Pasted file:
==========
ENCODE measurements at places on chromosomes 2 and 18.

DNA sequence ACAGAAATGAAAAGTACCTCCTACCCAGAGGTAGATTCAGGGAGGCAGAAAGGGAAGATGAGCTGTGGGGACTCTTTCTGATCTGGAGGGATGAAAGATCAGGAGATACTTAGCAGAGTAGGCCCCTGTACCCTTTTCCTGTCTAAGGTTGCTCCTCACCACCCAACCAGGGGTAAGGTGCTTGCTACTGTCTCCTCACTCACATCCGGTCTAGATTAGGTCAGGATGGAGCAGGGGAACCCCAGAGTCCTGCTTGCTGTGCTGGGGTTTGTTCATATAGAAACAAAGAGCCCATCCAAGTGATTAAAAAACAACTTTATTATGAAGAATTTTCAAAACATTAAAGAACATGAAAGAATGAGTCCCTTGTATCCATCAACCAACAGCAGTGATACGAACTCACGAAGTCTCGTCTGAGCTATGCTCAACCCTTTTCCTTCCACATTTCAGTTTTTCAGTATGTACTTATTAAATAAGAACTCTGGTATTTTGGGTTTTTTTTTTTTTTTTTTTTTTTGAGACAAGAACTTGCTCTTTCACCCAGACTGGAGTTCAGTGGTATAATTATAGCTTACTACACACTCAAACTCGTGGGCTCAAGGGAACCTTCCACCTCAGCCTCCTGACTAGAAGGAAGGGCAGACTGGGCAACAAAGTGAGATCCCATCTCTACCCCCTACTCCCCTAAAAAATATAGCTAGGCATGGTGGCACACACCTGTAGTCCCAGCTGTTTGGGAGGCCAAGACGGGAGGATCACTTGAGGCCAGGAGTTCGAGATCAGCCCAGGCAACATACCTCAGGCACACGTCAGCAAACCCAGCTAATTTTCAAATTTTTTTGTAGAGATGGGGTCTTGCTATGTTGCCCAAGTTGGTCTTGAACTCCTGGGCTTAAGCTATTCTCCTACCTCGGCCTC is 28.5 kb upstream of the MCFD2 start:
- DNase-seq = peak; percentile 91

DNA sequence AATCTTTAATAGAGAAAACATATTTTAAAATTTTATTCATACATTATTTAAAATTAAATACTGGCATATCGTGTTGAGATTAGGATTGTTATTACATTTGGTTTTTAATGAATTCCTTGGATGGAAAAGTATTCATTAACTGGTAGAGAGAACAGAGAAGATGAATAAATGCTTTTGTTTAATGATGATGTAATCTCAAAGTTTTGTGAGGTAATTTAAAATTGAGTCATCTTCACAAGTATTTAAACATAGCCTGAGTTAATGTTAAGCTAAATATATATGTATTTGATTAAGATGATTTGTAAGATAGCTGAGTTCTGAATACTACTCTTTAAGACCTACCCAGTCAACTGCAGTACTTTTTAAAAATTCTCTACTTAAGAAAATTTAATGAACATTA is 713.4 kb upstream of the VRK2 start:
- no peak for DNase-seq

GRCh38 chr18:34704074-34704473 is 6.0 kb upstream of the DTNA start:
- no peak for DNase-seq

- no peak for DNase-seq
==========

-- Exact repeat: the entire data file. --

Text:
ENCODE measurements at places on chromosomes 2 and 18.

DNA sequence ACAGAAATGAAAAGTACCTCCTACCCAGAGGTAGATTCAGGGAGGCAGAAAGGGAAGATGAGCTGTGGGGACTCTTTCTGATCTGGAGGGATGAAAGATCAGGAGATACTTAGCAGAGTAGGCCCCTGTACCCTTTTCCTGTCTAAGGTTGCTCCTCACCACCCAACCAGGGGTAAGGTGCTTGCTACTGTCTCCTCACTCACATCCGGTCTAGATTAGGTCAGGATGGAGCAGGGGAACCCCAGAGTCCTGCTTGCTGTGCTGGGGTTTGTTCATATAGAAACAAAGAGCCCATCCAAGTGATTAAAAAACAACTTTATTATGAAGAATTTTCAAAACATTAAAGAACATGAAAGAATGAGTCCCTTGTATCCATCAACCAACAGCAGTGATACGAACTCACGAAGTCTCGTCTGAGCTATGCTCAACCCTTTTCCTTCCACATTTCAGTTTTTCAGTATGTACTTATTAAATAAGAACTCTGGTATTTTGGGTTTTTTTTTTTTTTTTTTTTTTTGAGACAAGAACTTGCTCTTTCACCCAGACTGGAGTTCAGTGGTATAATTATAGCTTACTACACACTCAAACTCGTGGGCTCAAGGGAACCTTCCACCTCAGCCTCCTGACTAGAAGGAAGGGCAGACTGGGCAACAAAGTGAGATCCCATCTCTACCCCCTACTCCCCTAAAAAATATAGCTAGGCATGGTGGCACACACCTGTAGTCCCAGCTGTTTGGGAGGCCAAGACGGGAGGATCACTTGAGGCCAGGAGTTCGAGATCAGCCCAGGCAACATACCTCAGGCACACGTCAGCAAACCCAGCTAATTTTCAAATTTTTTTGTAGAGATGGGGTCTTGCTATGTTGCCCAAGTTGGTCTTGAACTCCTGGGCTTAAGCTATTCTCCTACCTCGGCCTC is 28.5 kb upstream of the MCFD2 start:
- DNase-seq = peak; percentile 91

DNA sequence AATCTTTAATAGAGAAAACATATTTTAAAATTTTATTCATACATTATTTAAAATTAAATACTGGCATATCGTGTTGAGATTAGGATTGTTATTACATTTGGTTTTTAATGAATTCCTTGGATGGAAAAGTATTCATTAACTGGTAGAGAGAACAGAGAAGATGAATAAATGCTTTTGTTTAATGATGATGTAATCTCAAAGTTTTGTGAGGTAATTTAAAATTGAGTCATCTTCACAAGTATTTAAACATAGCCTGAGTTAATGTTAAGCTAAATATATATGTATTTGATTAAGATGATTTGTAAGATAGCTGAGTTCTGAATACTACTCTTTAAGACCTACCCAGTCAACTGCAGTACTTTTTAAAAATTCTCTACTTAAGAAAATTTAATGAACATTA is 713.4 kb upstream of the VRK2 start:
- no peak for DNase-seq

GRCh38 chr18:34704074-34704473 is 6.0 kb upstream of the DTNA start:
- no peak for DNase-seq

- no peak for DNase-seq